If there is one thing notable about Furious 7 it’s of course the passing of its star Paul Walker during filming. In a twisted sense of irony Walker, one of the few characters that were in the series since the beginning, died in a car crash in the midst of filming this movie leaving the rest of the crew not only devastated but with one problem: what to do with the movie? Together with Vin Diesel they were the characters the movie revolved around, each appearing in 5 of the 6 previous movies. The production crew of the movie decided to finish the movie and keeping Walker’s scenes intact by using his brothers as body and voice doubles as well as CGI to film the rest of the scenes making Furious 7 the final role of Walker and his last performance to be the one that made him famous 14 years ago.
There was a time, not so long ago, that I wasn’t that into the Fast & Furious franchise. That changed when the movies became heist movies with Fast Five and added Dwayne “The Rock” Johnson to the cast as Special Agent Hobbs. Furious 7 looks even more promising on paper with two new additions to the cast: Kurt Russell and Jason Statham. How much more testosterone can a movie like this handle?
Unfortunately, as other ensemble movies have shown, the bigger the cast, the less screen time there is for everybody except for two or three people. Such is also the case with Furious 7 as Diesel and Walker take up most of the screen time while Johnson is hospitalized after a run-in with Deckard Shaw (Statham) who’s the brother of the previous movie’s bad guy: Owen Shaw. With Johnson in the hospital he’s out of the picture until the finale and even newcomer Russell as his replacement only has a few of scenes. Also disappearing in the middle of the movie is Statham as he makes place for yet another bad guy: Mose Jakande (Djimon Hounsou). While Shaw’s function is to provide the movie a revenge plot, Jakande provides it with an object everybody wants and will travel the globe in order to retrieve it. The object in question is the “God’s Eye” which is made by a hacker named Ramsey. It’s a piece of a soft- and hardware that is able to connect to everything with a camera or microphone making it the ultimate surveillance camera and able to find everybody everywhere. “It took us 10 years to find Osama Bin Laden, with God’s eye it would have only took us 10 minutes” he says and promises that Toretto can use God’s Eye to find Shaw and avenge the death of Han whom Shaw apparently killed way back in Fast & Furious: Tokyo Drift making this the first Fast & Furious movie to not be a prequel to the third movie in the franchise. Because of these two intertwining plots Furious 7 is a 2+ hour movie full of stunts set in exotic locations like Abu Dhabi.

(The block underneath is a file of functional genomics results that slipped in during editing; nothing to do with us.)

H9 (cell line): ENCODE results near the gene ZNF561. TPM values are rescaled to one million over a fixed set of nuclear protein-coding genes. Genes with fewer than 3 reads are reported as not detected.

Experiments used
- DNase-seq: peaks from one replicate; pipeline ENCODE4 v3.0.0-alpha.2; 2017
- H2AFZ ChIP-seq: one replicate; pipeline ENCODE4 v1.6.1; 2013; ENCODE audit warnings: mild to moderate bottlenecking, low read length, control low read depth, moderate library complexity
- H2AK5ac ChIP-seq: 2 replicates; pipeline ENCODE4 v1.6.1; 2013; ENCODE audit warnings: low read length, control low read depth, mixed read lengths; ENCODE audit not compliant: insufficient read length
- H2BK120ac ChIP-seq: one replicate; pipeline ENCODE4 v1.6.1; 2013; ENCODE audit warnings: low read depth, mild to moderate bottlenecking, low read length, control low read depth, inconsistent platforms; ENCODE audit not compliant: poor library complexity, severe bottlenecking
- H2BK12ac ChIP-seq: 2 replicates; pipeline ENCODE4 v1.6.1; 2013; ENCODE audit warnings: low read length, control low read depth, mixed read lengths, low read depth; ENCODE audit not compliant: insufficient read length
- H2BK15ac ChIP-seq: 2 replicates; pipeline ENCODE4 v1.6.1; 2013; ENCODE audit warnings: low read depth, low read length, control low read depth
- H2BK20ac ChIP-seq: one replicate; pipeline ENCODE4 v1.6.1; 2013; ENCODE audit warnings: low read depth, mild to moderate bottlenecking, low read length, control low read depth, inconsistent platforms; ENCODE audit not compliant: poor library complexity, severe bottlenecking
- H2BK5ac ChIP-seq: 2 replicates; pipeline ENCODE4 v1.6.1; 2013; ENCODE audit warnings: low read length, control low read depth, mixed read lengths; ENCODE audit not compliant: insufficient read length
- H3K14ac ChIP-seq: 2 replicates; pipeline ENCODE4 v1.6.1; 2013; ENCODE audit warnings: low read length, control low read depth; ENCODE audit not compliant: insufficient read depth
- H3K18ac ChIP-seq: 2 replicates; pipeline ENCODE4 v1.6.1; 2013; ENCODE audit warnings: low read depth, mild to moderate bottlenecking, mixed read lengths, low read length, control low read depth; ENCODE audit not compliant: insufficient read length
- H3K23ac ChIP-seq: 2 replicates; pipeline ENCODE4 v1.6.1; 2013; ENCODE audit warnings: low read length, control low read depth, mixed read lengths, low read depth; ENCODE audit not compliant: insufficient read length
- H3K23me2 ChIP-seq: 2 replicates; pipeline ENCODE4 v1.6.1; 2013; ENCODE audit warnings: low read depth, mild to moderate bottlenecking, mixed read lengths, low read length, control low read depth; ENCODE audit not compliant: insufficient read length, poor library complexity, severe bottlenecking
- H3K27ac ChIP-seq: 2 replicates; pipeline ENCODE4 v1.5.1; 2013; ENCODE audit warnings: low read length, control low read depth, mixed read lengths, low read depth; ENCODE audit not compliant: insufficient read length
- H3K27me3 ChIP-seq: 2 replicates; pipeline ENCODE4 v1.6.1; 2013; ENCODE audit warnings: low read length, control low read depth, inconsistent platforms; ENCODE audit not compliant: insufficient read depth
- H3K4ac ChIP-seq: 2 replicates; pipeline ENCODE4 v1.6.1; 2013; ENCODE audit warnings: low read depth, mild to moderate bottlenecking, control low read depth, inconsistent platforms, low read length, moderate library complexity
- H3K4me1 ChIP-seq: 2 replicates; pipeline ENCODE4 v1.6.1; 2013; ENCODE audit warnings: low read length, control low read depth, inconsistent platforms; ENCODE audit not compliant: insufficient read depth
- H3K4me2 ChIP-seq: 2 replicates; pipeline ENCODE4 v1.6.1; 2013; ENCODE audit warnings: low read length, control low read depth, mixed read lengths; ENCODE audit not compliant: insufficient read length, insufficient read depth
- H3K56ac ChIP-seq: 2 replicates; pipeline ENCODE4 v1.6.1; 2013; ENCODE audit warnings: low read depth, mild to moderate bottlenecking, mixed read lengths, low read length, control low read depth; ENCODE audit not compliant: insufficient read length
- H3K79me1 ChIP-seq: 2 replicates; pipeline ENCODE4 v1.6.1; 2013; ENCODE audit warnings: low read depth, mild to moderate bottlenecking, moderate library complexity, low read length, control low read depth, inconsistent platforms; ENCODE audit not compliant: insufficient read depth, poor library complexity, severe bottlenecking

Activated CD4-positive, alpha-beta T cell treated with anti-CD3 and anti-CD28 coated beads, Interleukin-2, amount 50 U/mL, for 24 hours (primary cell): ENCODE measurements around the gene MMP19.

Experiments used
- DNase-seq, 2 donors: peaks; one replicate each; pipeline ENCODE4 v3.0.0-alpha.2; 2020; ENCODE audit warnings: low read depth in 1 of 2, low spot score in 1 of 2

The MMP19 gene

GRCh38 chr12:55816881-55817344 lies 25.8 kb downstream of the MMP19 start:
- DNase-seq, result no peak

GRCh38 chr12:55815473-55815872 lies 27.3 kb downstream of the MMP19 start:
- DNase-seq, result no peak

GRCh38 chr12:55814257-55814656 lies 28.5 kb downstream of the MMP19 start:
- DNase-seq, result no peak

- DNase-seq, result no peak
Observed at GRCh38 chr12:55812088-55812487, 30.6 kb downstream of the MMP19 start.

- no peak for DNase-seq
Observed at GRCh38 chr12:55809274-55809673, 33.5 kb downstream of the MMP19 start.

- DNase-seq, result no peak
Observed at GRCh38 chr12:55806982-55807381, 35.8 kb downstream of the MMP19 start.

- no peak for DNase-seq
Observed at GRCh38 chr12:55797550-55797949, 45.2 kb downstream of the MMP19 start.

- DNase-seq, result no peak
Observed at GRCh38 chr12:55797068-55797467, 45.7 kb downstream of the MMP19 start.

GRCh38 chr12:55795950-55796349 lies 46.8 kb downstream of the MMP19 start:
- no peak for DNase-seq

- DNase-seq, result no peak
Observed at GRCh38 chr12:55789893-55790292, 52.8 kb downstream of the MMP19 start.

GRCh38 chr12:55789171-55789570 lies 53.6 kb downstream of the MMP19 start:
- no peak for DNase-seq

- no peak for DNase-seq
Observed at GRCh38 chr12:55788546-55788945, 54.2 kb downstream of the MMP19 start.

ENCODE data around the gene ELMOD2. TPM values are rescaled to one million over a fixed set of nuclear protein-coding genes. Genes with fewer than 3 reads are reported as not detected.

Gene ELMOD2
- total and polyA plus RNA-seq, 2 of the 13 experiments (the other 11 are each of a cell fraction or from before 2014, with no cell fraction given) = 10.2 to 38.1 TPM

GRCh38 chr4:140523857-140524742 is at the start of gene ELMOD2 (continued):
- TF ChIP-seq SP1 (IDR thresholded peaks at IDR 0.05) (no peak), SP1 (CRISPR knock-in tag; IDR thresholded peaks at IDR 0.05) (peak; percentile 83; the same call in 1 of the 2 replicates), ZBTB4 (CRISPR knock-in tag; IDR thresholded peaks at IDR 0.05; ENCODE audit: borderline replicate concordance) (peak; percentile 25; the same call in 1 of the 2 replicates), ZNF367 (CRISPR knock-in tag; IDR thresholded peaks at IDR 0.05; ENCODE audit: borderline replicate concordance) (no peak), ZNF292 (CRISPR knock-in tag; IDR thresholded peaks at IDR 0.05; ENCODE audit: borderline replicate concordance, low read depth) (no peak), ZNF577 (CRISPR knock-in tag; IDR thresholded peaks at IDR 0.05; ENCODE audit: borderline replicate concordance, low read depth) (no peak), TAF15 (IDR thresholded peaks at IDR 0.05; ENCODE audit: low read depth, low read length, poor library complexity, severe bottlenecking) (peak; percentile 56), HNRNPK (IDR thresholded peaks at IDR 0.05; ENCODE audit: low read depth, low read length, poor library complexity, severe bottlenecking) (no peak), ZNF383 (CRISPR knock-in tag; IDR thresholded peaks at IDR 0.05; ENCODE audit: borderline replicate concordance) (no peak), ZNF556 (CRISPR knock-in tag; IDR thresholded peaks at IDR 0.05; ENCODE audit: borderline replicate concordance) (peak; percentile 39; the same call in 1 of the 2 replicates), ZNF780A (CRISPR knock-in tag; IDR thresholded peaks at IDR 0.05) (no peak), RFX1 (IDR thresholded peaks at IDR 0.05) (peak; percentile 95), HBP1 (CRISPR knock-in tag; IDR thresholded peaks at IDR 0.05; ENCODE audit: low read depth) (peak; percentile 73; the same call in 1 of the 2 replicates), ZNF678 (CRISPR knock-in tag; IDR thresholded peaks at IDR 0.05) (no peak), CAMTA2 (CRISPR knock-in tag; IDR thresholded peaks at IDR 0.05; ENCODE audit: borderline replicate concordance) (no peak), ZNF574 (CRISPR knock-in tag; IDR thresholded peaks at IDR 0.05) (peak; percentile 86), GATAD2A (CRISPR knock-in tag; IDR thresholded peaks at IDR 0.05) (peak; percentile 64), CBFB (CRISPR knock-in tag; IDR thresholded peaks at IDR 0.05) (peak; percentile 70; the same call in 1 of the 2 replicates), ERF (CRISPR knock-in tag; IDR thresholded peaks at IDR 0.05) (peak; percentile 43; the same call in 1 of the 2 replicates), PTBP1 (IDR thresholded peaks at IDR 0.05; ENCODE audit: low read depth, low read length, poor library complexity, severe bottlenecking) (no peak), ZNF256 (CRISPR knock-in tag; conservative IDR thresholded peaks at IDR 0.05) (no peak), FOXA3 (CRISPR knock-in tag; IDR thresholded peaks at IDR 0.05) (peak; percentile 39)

Furious 7 truly feels like a series of vignettes, or video game levels in a way. The script can be clearly cut into several chunks which stand on their own. Especially after the element of God’s Eye is introduced does the movie lose its focus and puts Statham to the background only to have him resurface when the writers felt they forgot about him. This is most obvious when Toretto and his gang are trying to retrieve Ramsey and while they are under heavy fire of Jakande, suddenly Shaw comes in to make the crew’s mission harder only to disappear again after they’ve successfully retrieved Ramsey who turns out to be a smoking hot babe by the way.